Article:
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Reflection-correspondence theory

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Compare our cybernetic epistemology with the classical reflection-correspondence theory of meaning and truth. One of the oldest questions of philosophy is: What is the meaning of words and phrases of a language? The naive answer is: those things which the words denote. This is known as the reflection theory of language. Language, like a mirror, creates certain images, reflections of the things around us. With the reflection theory of language we come to what is known as the correspondence theory of truth: a proposition is true if the relations between the images of things correspond to the relations between the things themselves. Falsity is a wrong, distorted reflection. In particular, to create images which correspond to no real thing in the world is to be in error.

With this concept of meaning and truth, any expression of our language which cannot be immediately interpreted in terms of observable facts, is meaningless and misleading. This viewpoint in its extreme form, according to which all unobservables must be banned from science, was developed by the early nineteenth-century positivism (Auguste Comte). Such a view, however, is unacceptable for science. Even force in Newton's mechanics becomes suspect in this philosophy, because we can neither see nor touch it; we only conclude that it exists by observing the movements of material bodies. Electromagnetic field has still less of reality. And the situation with the wave function in quantum mechanics is simply disastrous.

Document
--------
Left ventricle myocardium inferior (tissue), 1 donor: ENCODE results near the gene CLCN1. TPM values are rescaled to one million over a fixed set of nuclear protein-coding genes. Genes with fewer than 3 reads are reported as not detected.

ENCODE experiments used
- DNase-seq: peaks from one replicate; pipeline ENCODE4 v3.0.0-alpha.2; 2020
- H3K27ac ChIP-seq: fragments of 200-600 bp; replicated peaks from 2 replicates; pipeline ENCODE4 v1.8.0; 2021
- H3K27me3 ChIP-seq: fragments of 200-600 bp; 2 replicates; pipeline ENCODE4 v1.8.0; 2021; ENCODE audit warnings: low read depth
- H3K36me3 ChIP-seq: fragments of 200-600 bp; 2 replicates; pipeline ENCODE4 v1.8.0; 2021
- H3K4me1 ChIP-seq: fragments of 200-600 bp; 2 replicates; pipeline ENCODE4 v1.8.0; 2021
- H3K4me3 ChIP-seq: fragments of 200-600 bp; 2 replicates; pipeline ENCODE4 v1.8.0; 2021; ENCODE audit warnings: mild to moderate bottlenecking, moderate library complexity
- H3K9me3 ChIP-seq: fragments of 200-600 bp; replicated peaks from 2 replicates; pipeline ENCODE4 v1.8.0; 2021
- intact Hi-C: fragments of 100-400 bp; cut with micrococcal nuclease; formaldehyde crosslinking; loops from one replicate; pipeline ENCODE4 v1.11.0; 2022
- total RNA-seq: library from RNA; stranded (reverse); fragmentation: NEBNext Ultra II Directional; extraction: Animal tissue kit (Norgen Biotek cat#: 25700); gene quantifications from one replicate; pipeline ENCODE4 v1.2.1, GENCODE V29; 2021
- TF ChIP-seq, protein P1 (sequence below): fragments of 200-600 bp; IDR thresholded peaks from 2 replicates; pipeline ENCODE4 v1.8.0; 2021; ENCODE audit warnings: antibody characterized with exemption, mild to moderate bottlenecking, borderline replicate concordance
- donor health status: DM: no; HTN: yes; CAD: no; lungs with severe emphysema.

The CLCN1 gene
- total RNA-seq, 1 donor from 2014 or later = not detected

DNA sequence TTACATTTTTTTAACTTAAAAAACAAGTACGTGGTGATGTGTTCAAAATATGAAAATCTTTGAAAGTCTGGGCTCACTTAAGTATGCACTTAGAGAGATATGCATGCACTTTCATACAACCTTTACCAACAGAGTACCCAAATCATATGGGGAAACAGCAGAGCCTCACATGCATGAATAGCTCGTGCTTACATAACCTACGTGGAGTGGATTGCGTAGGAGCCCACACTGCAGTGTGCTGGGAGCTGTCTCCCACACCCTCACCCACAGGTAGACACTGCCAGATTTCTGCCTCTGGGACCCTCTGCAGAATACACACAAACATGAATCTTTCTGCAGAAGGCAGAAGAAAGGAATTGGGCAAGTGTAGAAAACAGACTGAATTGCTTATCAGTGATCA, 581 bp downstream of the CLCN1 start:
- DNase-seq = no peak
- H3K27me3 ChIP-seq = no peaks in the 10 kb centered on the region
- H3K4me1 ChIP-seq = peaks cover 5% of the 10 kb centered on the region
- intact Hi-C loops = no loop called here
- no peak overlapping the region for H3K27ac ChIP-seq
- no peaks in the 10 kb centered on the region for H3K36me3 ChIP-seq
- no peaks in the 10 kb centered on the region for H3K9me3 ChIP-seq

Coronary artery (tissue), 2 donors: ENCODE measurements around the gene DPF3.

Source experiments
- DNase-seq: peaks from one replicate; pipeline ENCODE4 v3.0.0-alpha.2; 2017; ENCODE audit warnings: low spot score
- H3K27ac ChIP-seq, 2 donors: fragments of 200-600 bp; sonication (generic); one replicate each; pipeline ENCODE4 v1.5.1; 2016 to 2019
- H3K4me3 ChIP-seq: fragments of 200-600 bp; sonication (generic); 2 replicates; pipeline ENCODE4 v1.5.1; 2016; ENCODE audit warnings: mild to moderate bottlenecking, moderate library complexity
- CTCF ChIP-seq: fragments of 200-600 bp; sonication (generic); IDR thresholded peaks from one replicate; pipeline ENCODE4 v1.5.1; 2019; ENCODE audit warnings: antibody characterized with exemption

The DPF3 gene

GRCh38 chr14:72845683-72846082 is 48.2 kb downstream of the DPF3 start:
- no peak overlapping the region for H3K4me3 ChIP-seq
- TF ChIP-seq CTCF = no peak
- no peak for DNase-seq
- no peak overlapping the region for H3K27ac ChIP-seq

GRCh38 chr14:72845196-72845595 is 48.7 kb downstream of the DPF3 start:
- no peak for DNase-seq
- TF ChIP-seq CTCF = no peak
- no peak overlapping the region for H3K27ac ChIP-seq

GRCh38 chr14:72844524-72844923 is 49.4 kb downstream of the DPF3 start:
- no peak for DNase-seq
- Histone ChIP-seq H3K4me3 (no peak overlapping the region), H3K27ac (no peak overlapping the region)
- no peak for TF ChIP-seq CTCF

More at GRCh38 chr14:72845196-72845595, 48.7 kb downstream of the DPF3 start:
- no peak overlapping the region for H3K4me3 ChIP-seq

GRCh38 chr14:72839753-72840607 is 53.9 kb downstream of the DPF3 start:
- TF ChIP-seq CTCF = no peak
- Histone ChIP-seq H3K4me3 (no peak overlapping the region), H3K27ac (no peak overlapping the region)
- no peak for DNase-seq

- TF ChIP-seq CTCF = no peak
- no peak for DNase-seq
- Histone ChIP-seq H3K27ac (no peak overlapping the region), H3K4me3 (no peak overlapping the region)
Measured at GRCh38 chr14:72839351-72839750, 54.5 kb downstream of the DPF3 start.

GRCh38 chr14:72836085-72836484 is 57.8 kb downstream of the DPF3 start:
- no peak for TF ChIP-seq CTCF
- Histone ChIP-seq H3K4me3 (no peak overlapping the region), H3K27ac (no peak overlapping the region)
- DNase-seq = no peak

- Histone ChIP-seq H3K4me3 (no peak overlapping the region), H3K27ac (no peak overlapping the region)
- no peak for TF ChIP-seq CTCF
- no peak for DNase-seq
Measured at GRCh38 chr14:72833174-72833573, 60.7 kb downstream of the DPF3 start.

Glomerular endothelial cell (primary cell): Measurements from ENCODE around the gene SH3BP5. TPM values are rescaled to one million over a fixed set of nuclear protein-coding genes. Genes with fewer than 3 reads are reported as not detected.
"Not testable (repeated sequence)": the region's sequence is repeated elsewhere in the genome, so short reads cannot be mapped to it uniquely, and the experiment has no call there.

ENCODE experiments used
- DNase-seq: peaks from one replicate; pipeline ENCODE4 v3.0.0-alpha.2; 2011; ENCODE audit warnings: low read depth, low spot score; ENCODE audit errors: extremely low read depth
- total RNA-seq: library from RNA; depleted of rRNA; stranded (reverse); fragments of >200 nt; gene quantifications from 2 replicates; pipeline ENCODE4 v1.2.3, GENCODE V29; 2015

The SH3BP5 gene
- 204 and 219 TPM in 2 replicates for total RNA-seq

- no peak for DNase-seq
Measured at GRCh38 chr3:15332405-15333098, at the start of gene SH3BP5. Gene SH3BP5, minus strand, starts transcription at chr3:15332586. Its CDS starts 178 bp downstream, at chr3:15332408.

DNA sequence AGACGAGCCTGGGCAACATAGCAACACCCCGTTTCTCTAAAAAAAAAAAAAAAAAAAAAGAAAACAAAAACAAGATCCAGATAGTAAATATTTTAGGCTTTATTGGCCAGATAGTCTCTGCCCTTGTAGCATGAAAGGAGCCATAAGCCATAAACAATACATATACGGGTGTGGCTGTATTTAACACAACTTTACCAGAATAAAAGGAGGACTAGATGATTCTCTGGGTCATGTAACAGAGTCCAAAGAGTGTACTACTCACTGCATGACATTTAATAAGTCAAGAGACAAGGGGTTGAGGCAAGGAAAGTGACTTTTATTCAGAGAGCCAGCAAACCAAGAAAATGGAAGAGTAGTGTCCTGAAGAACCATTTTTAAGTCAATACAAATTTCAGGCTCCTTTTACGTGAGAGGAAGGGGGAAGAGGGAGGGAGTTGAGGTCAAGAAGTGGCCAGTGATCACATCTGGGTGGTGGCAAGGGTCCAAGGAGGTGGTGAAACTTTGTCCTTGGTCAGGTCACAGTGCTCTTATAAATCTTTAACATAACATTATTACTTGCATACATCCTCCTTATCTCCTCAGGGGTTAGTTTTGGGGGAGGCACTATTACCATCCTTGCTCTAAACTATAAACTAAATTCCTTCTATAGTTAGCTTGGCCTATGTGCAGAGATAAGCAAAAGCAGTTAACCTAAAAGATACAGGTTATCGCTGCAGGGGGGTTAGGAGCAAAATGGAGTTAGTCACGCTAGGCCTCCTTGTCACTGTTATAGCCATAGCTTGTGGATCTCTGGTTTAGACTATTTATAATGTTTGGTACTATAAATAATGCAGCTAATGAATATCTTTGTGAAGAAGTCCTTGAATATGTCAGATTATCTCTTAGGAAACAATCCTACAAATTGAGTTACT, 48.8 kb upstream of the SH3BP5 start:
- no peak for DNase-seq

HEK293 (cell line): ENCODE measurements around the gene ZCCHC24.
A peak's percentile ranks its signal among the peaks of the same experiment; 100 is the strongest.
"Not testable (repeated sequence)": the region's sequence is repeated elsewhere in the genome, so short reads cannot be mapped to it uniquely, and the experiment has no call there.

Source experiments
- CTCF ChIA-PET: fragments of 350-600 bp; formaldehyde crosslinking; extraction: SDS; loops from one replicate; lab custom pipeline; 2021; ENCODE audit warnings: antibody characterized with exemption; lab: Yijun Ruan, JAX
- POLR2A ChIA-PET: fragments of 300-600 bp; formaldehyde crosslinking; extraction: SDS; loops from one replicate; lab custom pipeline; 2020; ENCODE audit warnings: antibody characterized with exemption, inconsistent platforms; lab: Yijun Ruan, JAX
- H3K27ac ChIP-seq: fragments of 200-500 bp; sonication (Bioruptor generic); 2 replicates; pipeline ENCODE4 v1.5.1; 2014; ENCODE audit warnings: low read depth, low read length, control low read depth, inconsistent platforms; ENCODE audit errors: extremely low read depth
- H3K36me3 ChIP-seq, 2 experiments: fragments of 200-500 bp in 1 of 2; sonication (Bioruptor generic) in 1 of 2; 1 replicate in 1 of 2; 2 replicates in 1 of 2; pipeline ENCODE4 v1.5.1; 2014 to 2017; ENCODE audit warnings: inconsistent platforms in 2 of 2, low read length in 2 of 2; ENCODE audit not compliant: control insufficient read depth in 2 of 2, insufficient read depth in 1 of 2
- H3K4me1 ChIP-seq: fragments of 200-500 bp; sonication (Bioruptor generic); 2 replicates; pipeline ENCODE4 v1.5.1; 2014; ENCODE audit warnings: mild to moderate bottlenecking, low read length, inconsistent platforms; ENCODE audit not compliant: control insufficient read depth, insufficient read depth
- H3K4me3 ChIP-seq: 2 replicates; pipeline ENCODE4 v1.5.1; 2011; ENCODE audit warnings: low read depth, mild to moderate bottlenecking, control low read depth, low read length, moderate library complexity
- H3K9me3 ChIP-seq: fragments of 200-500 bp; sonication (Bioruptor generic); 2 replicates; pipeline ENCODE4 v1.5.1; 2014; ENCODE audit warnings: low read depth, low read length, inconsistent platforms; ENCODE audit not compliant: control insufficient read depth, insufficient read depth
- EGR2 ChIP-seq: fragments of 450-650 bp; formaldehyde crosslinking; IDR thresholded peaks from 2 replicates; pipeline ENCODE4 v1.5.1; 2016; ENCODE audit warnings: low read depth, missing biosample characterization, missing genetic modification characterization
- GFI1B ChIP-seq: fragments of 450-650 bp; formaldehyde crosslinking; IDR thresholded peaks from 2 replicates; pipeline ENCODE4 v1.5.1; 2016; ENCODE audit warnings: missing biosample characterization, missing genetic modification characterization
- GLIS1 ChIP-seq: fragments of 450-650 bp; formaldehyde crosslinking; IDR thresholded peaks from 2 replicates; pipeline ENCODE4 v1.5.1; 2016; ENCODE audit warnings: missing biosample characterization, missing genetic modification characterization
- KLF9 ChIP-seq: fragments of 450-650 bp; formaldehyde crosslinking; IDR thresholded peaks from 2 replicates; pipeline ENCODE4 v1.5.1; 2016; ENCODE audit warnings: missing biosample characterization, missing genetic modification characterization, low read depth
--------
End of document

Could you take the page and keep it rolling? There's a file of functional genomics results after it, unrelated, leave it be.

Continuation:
The history of the Western philosophy is, to a considerable extent, the history of a struggle against the reflection-correspondence theory. We now consider language as a material to create models of reality. Language is a system which works as a whole, and should be evaluated as a whole. The job the language does is organization of our experience, which includes, in particular, some verifiable predictions about future events an the results of our actions. For a language to be good at this job, it is not necessary that every specific part of it should be put in a direct and simple correspondence with the observable reality.

Unlike our dynamic concept of modeling as production of predictions, the classical concept of reflection is static. It immediately raises the questions like what does it actually mean that one thing "reflects" another. Also, how do we know that reflection takes place? To confuse things further, a distinction between mind and matter was made, which produced the question: how our ideas, belonging to mind, can reflect objects belonging to the realm of matter.

The cybernetic understanding of knowledge is much more precise. This precision is achieved by introducing dynamics into the picture. The mapping form the world to language present in the homomorphism picture is not required to be a "reflection"; we need not compare these two strata of reality. To see that the model works, we only have to compare things from the stratum of language.

All that has been said about language can be applied also to human thought. In cybernetic view, thought works because it implements some models of the world, not because it somehow statically reflects it. The difficult questions of the correspondence between the thought and its object simply do not arise.

In a static world no knowledge, no reflection or correspondence would be possible. Correspondence make sense only if we indicate a procedure which establishes what we want to call correspondence; and a procedure inescapably includes a time dimension.

Copyright© 1991 Principia Cybernetica - Referencing this page

V. Turchin,

Sep 1991


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Philosophy, Introduction

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